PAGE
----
Veil after veil of thin dusky gauze is lifted, and by degrees the forms and colours of things are restored to them, and we watch the dawn remaking the world in its antique pattern. ~Oscar Wilde from The Picture of Dorian Gray
Dawn is the time when nothing breathes, the hour of silence. Everything is transfixed, only the light moves. ~Leonora Carrington
In the moments before dawn when glow gently tints the inside of horizon’s eyelids, the black of midnight waxes to mere shadow, the fear forgotten for but a few hours.
Gloaming dusk fades into gleaming dawn, its backlit silhouettes stark as the darkening earth slowly opens her eyes to greet a new and glorious morn.
There are days we live as if death were nowhere in the background; from joy to joy to joy, from wing to wing, from blossom to blossom to impossible blossom, to sweet impossible blossom. ~Li-Young Lee from “From Blossoms”
These are impossible mornings of color and cool breezes. A hope of immortality extends across the sky as far as the eye can see. Impossible — because we know it won’t last; these ordinary days, this precious time is ephemeral. Still I revel in it, moving from joy to joy to joy, from tulip to tulip to tulip, rising up so vividly alive from mere dirt, eventually to sink back down to dust so gently, ~oh so gently~ to rest in the promise, that vibrant living promise that spring someday will last forever.
The air was soft, the ground still cold. In the dull pasture where I strolled Was something I could not believe. Dead grass appeared to slide and heave, Though still too frozen-flat to stir, And rocks to twitch and all to blur. What was this rippling of the land? Was matter getting out of hand And making free with natural law, I stopped and blinked, and then I saw A fact as eerie as a dream. There was a subtle flood of steam Moving upon the face of things. It came from standing pools and springs And what of snow was still around; It came of winter’s giving ground So that the freeze was coming out, As when a set mind, blessed by doubt, Relaxes into mother-wit. Flowers, I said, will come of it. ~Richard Wilbur “April 5, 1974”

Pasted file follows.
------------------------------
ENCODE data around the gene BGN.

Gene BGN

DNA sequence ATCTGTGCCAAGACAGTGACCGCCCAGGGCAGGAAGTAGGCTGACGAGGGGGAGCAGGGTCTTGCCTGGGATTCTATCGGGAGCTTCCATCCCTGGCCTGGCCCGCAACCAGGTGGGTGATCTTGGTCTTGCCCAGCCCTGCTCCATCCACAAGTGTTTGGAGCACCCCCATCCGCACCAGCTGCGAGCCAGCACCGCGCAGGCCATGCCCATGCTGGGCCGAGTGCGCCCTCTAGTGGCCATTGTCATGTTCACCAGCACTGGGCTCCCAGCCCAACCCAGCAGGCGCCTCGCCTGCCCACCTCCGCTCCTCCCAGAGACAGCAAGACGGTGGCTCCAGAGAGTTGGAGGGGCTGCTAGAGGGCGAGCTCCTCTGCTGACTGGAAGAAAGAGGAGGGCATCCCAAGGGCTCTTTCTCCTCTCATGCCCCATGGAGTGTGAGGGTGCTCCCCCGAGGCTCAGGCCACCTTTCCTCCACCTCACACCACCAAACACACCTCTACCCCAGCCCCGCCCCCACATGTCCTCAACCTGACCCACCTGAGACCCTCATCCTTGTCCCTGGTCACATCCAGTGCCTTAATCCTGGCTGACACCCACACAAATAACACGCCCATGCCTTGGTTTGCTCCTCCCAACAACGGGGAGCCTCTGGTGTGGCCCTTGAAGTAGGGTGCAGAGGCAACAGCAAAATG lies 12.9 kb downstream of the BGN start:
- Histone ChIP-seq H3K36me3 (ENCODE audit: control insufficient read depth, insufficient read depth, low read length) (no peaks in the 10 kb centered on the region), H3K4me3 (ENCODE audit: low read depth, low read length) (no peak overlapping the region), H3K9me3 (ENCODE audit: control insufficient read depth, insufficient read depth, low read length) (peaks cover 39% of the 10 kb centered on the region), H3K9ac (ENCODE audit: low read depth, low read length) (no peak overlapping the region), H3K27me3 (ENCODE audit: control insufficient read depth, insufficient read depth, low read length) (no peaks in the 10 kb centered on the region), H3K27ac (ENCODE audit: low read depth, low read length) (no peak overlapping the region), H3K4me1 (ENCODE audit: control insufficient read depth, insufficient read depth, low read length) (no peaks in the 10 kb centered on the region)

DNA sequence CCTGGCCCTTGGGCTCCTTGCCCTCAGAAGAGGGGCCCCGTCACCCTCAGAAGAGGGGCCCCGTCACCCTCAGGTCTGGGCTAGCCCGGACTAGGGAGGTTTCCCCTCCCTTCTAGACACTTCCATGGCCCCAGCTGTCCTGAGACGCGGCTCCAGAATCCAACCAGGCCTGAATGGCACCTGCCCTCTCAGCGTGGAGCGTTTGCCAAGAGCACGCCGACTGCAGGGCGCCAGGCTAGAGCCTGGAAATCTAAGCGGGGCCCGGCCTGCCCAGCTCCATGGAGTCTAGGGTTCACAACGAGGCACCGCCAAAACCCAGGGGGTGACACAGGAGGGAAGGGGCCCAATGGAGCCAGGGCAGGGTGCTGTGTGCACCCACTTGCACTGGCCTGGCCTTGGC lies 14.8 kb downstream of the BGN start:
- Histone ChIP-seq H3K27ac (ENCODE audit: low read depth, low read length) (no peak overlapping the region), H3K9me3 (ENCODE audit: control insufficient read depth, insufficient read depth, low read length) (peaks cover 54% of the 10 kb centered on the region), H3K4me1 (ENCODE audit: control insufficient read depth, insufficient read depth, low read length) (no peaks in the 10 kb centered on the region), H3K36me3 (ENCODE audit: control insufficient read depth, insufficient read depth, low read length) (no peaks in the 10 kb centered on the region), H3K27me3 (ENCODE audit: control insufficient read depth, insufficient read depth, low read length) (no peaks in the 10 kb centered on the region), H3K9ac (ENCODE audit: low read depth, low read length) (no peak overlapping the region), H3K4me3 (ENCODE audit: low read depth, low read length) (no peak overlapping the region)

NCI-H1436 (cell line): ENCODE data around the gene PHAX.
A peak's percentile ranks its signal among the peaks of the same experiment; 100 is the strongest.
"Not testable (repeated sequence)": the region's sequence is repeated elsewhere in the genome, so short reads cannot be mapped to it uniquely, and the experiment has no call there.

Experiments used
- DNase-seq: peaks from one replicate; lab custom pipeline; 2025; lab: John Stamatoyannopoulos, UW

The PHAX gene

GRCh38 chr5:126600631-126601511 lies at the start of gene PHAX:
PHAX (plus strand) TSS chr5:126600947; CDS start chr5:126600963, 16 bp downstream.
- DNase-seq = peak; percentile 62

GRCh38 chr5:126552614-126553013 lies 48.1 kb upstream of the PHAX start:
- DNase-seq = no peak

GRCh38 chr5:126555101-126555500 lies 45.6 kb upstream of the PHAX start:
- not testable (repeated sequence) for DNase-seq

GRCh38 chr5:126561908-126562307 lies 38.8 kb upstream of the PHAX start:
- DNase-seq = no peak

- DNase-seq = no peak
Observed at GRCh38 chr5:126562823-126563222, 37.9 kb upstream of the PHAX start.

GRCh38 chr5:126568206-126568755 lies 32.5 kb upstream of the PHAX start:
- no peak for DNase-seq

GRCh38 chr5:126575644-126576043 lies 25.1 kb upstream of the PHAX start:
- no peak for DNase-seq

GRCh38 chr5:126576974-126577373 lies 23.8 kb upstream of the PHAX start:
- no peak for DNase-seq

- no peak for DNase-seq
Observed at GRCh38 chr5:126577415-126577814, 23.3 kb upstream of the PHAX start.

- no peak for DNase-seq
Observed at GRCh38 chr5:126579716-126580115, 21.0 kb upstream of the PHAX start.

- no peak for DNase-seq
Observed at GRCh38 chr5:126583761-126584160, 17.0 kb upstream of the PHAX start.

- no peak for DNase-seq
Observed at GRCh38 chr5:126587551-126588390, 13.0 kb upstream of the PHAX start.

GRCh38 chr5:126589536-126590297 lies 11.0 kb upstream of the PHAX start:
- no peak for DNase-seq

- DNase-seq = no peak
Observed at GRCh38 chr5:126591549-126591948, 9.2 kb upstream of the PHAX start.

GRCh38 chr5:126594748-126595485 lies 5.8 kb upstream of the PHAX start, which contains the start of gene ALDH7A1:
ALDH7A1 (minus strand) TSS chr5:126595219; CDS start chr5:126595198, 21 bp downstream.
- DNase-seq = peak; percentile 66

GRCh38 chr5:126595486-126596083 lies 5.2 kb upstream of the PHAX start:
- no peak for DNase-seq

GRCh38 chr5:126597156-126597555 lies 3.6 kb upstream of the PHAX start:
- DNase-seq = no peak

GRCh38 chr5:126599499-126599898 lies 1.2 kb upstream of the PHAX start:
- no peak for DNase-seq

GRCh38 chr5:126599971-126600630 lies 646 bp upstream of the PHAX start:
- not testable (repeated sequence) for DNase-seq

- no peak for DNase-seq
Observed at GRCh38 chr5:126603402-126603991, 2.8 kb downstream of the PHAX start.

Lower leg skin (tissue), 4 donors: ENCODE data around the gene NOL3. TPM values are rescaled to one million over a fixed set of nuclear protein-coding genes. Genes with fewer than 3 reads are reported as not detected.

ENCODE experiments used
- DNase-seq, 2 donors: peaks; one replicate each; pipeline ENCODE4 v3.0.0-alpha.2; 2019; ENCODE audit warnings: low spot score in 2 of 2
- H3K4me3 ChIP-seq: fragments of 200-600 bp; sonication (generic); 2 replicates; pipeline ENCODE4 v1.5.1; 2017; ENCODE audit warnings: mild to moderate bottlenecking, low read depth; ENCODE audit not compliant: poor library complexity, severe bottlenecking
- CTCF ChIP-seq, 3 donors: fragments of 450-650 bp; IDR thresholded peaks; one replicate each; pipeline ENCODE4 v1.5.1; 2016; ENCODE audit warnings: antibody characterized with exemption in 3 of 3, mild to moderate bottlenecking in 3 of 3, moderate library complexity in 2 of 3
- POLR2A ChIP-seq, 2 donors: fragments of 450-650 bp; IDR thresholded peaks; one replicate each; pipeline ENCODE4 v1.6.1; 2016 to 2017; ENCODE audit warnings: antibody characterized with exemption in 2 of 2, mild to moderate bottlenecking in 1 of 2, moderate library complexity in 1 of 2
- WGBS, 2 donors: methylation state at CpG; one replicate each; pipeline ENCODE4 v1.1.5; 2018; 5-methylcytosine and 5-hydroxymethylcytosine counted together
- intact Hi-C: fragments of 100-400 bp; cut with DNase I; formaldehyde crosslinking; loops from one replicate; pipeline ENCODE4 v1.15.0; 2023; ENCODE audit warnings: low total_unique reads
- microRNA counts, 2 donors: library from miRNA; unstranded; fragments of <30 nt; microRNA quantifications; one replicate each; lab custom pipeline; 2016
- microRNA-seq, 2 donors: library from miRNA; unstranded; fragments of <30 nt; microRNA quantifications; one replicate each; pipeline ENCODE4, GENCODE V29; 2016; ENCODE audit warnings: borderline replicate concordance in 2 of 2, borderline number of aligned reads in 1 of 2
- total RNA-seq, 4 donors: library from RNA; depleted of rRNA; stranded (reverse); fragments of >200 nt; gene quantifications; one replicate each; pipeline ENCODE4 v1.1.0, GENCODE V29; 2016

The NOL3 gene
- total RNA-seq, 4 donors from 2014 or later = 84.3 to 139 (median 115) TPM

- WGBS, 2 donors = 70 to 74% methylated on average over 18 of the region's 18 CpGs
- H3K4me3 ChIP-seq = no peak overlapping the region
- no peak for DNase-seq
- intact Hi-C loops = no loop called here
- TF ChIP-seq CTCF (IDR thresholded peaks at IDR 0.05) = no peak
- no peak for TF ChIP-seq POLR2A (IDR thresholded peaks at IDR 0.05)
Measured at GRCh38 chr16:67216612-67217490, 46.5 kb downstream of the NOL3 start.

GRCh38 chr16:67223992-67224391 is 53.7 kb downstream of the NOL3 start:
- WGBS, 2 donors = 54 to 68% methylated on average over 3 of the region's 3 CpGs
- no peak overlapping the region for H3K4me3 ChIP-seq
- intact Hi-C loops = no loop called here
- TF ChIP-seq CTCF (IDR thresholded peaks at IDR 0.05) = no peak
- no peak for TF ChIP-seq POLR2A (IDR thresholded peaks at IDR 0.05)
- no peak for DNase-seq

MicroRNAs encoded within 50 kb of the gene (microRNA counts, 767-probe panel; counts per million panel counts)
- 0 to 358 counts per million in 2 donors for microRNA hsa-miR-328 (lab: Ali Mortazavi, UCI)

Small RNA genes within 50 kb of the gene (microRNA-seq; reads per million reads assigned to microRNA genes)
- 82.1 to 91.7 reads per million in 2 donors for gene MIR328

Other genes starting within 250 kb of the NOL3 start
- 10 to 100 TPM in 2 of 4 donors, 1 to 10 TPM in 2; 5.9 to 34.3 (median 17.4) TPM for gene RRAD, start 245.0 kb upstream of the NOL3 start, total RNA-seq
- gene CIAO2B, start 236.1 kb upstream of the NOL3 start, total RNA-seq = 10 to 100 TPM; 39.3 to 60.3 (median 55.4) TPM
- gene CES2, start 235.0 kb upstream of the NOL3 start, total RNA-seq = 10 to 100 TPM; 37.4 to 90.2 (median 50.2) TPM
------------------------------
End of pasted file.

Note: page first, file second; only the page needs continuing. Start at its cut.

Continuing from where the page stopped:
As the ground softens with spring, so do I. Somehow the solid winter freeze was comforting as nothing appeared to change and stayed static, so did I, remaining stolid and fixed, resisting doubt and uncertainty.
But now, with light and warmth, the fixed is flexing, steaming in its labor, and so must I find blessing in giving ground and giving birth to what will follow. Flowers will come of it.
Abandon entouré d’abandon, tendresse touchant aux tendresses… C’est ton intérieur qui sans cesse se caresse, dirait-on; se caresse en soi-même, par son propre reflet éclairé. Ainsi tu inventes le thème du Narcisse exaucé. ~Rainer Maria Rilke “Dirait-on” from his French Poetry collection ‘Les chansons de la rose’
Abandon enveloping abandon, Tenderness brushing tendernesses, Who you are sustains you eternally, so they say; Your very being is nourished by its own enlightened reflection; So you reveal to us the theme of Narcissus redeemed.
So like the Valentine sunrise brushing the sky this morning: